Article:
In a recent webinar hosted at the World Meteorological Organisation, Ms. Vercambre, Director of GCI’s Water for Life and Peace programme, joined a panel of experts who introduced and discussed the latest developments of the 1997 United Nations Watercourses Convention, and Cooperation on Transboundary Water Resources (UNWC). The webinar, part of a Distance Learning Course on International Water Law & the Law of Transboundary Aquifers at the University of Geneva, focused on the Convention’s main features and its relationship with other regional and basin agreements. It gave students the chance to interact with some of the pioneers of the worldwide adoption and ratification of the Convention.
Marie-Laure Vercambre has been leading GCI’s efforts to promote and ratify the UNWC’s convention for nearly 10 years. Her first hand experiences and input are invaluable for those who may one day influence and shape policies on similar issues.
Ms. Vercambre, Director of GCI’s Water for Life and Peace programme
She used this platform to emphasise the importance of cooperation at all levels as key towards the success of the UNWC. To demonstrate GCI’s insight on the competing perspectives influencing the Convention, Ms. Vercambre presented workshops promoting dialogue between jurists, policy-makers, government, local communities, the private sector and other relevant stakeholders. One such workshop, organised in the Ivory Coast for key Ghanaian and Ivorian stakeholders, saw participants discuss the effects of poor practices by local fishing, farming and small-mining activities on the Bia River, which is a resource shared by both countries. They also identified solutions to reduce these negative effects.
There are 276 transboundary freshwater lake and river basins worldwide, however only 40% of these are managed through agreements. Ms. Vercambre said that raising awareness about the economic and socio-political benefits of ratifying the UNWC, amongst the public and relevant stakeholders, could lead to accelerated action.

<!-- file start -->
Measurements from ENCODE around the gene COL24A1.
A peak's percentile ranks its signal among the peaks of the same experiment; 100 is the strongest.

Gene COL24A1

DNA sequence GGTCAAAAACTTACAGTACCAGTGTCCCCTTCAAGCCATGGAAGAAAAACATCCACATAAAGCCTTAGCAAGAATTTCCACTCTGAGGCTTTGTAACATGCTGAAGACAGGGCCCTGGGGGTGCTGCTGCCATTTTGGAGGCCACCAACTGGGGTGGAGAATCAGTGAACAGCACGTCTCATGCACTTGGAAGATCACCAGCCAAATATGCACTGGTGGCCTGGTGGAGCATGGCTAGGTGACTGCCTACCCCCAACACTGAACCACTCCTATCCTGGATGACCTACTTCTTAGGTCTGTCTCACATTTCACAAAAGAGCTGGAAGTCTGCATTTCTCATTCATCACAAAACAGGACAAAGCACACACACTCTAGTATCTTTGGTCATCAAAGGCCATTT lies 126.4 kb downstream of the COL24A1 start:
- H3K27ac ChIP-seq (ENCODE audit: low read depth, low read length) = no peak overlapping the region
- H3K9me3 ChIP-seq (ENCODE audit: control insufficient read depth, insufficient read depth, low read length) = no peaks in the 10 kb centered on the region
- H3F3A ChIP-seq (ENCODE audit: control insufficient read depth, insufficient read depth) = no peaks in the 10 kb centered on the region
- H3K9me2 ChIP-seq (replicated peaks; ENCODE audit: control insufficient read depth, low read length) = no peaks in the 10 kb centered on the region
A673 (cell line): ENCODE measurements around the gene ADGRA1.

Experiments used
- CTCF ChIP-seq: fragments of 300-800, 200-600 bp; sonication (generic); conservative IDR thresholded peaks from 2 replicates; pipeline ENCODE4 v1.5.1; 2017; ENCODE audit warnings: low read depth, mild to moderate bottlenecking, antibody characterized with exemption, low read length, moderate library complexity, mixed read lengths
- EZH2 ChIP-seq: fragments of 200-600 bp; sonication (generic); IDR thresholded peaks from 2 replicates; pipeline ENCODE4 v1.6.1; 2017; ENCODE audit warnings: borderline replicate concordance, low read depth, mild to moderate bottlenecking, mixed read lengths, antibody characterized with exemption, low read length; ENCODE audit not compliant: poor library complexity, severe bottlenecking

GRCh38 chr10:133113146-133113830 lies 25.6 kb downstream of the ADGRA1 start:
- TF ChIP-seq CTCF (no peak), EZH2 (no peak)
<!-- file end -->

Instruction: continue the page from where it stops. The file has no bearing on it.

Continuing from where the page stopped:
Following the webinar, Ms. Vercambre stated that: “Transboundary cooperation over shared waters has come a long way since Green Cross started addressing the issue in the late 1990s. We are grateful for the support we received and for all that was accomplished with our partners.” She also added that “this webinar was an excellent opportunity to exchange with the student community and we thank the Geneva Water Hub
and the DiploFoundation
for organising it.”
Also speaking at the event was Dr. Makane Moise Mbengue, a professor at the Faculty of Law and the Institute for Environmental Science at the University of Geneva. An expert consultant for the United Nations Environment Programme (UNEP), the International Institute for Sustainable Development (IISD) and the African Union, amongst others, Dr. Mbengue also promoted the UNWC’s ratification – highlighting, however, that implementation could be challenging because of previous agreements that were already in place. Watercourse States are allowed to enter into other agreements, and the UNWC’s implementation does not supersede previous agreements. In Dr. Mbengue’s view, the main challenge in implementing the UNWC is the complicated and confusing legal implications of overlapping agreements.